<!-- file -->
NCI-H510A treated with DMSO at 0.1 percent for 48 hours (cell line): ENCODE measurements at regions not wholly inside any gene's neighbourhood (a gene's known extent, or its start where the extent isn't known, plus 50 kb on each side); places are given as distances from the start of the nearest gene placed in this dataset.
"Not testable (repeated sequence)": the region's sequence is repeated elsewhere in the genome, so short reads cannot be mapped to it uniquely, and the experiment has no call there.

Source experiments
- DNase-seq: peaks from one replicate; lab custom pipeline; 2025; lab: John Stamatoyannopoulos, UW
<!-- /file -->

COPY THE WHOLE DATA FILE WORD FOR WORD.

NCI-H510A treated with DMSO at 0.1 percent for 48 hours (cell line): ENCODE measurements at regions not wholly inside any gene's neighbourhood (a gene's known extent, or its start where the extent isn't known, plus 50 kb on each side); places are given as distances from the start of the nearest gene placed in this dataset.
"Not testable (repeated sequence)": the region's sequence is repeated elsewhere in the genome, so short reads cannot be mapped to it uniquely, and the experiment has no call there.

Source experiments
- DNase-seq: peaks from one replicate; lab custom pipeline; 2025; lab: John Stamatoyannopoulos, UW